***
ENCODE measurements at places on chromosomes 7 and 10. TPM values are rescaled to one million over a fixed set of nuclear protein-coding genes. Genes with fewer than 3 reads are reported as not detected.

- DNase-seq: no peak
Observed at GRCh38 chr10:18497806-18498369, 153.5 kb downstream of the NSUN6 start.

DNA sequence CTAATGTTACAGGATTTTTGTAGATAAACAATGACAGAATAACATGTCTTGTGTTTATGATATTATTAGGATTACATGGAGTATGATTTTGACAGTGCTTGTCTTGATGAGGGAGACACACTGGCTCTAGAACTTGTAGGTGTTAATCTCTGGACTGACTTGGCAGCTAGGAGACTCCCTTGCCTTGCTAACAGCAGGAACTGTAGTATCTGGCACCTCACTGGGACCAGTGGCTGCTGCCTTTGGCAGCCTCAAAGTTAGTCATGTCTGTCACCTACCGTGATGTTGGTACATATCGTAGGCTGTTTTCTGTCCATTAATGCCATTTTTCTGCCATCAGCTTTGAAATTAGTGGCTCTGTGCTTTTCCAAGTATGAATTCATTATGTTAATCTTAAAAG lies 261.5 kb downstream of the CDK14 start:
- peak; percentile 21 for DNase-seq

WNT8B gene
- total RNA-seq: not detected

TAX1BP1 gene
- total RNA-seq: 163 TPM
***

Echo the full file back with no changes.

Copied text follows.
ENCODE measurements at places on chromosomes 7 and 10. TPM values are rescaled to one million over a fixed set of nuclear protein-coding genes. Genes with fewer than 3 reads are reported as not detected.

- DNase-seq: no peak
Observed at GRCh38 chr10:18497806-18498369, 153.5 kb downstream of the NSUN6 start.

DNA sequence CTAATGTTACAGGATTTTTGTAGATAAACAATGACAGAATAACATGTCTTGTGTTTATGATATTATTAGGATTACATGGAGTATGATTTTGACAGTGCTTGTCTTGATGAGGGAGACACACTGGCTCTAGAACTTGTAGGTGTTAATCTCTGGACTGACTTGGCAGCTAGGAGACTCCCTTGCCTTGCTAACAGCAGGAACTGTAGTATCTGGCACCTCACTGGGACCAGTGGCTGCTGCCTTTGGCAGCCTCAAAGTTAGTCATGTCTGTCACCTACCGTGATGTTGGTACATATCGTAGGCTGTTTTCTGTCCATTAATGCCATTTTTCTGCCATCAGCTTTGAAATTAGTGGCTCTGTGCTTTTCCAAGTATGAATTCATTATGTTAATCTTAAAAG lies 261.5 kb downstream of the CDK14 start:
- peak; percentile 21 for DNase-seq

WNT8B gene
- total RNA-seq: not detected

TAX1BP1 gene
- total RNA-seq: 163 TPM